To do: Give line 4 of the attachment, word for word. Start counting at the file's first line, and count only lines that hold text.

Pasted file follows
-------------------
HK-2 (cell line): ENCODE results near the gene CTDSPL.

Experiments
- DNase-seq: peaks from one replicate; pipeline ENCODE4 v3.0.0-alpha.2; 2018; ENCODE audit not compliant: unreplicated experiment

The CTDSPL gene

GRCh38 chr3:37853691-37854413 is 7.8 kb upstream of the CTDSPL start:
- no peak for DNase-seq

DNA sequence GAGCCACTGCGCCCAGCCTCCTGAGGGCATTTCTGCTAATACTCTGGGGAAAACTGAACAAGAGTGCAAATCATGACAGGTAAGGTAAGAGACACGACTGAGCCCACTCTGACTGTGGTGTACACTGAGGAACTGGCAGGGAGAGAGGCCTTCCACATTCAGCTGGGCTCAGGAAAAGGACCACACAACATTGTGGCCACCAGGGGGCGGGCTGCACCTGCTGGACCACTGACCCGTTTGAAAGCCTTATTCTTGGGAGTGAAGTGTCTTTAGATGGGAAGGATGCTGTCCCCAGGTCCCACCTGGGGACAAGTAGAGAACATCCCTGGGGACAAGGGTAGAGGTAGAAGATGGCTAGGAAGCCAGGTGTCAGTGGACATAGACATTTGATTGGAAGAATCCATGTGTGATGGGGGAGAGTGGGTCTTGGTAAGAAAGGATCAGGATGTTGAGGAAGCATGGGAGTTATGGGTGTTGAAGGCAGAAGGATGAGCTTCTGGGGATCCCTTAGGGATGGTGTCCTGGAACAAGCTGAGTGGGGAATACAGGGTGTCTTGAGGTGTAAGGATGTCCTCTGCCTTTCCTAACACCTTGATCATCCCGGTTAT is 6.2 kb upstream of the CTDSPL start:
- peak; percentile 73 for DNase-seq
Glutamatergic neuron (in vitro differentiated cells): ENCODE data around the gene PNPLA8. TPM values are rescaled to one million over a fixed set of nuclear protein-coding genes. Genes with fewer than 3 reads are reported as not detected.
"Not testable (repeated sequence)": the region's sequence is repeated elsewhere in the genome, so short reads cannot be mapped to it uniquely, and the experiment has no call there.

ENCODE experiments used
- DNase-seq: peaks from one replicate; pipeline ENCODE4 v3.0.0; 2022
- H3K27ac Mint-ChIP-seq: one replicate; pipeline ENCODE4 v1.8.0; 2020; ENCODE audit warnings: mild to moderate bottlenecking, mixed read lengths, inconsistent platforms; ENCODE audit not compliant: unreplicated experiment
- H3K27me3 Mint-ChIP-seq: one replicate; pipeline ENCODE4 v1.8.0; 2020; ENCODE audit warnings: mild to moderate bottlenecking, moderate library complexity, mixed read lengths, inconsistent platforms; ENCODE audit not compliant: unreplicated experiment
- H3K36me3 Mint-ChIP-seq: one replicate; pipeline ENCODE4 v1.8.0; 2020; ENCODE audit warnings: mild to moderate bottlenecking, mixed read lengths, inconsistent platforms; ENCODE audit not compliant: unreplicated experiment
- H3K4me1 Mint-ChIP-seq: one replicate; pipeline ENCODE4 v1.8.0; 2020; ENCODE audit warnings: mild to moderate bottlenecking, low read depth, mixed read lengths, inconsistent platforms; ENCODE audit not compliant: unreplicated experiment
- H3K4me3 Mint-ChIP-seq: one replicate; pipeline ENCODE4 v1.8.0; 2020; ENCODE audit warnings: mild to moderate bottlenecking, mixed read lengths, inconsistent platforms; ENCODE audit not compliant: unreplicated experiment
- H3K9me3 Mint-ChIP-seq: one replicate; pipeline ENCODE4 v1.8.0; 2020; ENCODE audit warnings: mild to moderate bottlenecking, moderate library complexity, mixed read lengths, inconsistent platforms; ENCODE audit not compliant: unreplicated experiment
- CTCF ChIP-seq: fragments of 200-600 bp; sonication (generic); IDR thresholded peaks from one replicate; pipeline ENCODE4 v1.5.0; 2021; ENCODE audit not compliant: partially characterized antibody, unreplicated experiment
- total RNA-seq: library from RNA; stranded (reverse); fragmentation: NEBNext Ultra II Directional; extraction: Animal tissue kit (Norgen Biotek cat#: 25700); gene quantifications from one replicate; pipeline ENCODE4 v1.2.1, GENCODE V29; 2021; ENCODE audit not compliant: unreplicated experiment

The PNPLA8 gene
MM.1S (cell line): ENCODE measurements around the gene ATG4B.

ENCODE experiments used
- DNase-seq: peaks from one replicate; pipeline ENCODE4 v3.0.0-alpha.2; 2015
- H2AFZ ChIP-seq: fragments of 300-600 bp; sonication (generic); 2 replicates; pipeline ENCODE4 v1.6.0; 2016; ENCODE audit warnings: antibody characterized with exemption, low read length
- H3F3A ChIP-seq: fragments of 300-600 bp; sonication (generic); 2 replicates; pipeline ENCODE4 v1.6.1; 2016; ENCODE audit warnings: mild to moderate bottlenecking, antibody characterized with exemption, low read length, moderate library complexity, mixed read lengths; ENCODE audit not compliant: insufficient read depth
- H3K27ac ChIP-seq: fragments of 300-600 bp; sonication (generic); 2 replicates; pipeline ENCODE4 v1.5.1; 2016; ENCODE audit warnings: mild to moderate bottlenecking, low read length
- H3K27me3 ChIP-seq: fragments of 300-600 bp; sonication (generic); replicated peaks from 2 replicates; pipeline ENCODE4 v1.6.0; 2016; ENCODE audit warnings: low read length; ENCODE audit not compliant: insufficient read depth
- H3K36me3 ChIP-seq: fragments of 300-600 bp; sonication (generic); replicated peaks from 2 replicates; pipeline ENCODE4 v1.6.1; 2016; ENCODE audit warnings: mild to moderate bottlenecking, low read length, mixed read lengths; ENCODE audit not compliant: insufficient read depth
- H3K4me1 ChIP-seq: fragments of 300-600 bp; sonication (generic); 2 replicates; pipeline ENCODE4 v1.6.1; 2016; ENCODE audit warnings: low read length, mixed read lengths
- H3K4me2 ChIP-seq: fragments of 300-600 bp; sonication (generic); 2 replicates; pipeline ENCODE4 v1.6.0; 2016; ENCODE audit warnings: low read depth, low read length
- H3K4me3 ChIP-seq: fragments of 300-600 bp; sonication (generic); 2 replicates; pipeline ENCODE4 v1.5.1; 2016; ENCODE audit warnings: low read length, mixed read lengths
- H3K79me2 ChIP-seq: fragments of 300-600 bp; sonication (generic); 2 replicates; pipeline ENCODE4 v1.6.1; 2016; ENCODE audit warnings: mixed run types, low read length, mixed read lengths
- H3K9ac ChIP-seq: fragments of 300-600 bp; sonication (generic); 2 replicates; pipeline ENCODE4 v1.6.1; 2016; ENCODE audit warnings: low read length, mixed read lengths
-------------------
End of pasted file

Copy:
The CTDSPL gene